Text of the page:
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Bills’ ‘Bermuda Triangle’ has rare reunion

It took more than 33 years, but the reunion finally happened. Fred Smerlas, Jim Haslett and Shane Nelson – known as “The Bermuda Triangle” when they played for the Buffalo Bills – were together for the first time since going their separate ways after the 1982 NFL season.

They kept in touch with phone calls, emails and texts. But for one reason or another they never managed to be in the same place at the same time. That is, until Sunday morning, when the trio gathered in a lounge on the second floor of the Comfort Suites on Main Street in Buffalo, hours before their appearance at the Buffalo Auto Show.

They greeted each other with hugs and handshakes and beaming smiles. And it wasn’t long before they began sharing those priceless stories from the days when they formed that triangular nucleus of one of the best defenses in the league – Smerlas at nose tackle, Haslett at weak inside linebacker, Nelson at strong inside linebacker.

“We had ‘Rip’ and ‘Liz’ calls,” Haslett said of the signals he would yell to Smerlas before the snap. “Rip meant Fred was supposed to go to his right, Liz meant go left. So we were in the middle of a game, and Fred goes, ‘Jim, they figured out what the calls mean. Why don’t you change them up? I said, ‘OK, let’s use your number (76). When I say seven, you go left; when I say six, you go right.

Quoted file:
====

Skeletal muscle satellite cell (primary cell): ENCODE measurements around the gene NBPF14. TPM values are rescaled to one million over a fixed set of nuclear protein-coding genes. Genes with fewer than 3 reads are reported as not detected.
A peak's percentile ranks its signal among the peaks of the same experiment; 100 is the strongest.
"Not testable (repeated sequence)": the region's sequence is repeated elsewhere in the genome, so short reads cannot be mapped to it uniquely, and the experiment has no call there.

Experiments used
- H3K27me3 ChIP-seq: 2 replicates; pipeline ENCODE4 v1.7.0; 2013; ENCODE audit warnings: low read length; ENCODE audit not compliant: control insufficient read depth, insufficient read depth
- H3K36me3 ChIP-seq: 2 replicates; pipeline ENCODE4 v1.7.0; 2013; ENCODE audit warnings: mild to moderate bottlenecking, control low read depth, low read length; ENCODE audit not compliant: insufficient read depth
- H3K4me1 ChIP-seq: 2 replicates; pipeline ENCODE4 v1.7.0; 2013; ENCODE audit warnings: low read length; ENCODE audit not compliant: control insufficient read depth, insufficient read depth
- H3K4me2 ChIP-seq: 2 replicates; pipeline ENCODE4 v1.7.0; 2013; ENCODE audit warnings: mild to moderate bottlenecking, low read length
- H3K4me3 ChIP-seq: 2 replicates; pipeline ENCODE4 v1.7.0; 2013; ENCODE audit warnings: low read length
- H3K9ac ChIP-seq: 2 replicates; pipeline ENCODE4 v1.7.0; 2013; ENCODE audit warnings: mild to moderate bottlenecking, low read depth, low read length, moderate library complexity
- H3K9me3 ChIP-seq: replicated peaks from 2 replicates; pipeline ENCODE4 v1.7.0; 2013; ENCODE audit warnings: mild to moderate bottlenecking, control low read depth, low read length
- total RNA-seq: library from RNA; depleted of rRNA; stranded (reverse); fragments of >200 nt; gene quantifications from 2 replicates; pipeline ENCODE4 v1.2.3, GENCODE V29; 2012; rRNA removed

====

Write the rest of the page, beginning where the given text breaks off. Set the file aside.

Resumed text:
“Remember, I was looking at Fred from behind. The first time I yelled, ‘Seven,’ he looked down at the front of his jersey … and went right.”

Laughter filled the room as Haslett rolled his eyes and shook his head, picking up right where they left off three decades ago.

Those were fun times. Heady ones, too, because as the nickname implied, running backs that dared to venture into the Bills’ “Bermuda Triangle” would disappear the way ships and aircraft are said to have mysteriously vanished in that foreboding region in the western part of the North Atlantic Ocean.

People haven’t forgotten. A long line formed for two hours inside the Buffalo Niagara Convention Center, with people holding helmets, footballs, photographs and countless “Bermuda Triangle” posters for Smerlas, Haslett and Nelson to sign. They paid to do so – $10 for one item, $25 for three – with all of the proceeds going to the Buffalo Bills Alumni Foundation’s “Cure the Blue” initiative to spread awareness about prostate cancer. Smerlas was diagnosed with the disease in 2007, and is now cancer free. The Niagara Frontier Automobile Dealers Association also donated $10,000 to the cause.

The “Bermuda Triangle” nickname, the brainchild of former Buffalo News sportswriter Mike Dodd, wasn’t part of some slick marketing campaign. It was simply a reflection of a bond that had developed on the field and carried over to a way of life off of it.

“We loved each other,” Smerlas, a five-time Pro Bowl selection, said in his thick Boston accent. “We hung out together, we ate together, we told jokes together. Everyone had a different type of personality, but they all fit. It was cohesiveness. We had confidence in each other. We would be in the huddle, and we would all want the same thing: to win.”

With Smerlas using brute force to control the middle of the line of scrimmage, freeing up Haslett and Nelson to make plays, “The Bermuda Triangle” was a formidable challenge for opposing offenses. “He was a beast,” Nelson, in his Texas drawl, said of Smerlas. “Baddest man on the planet.”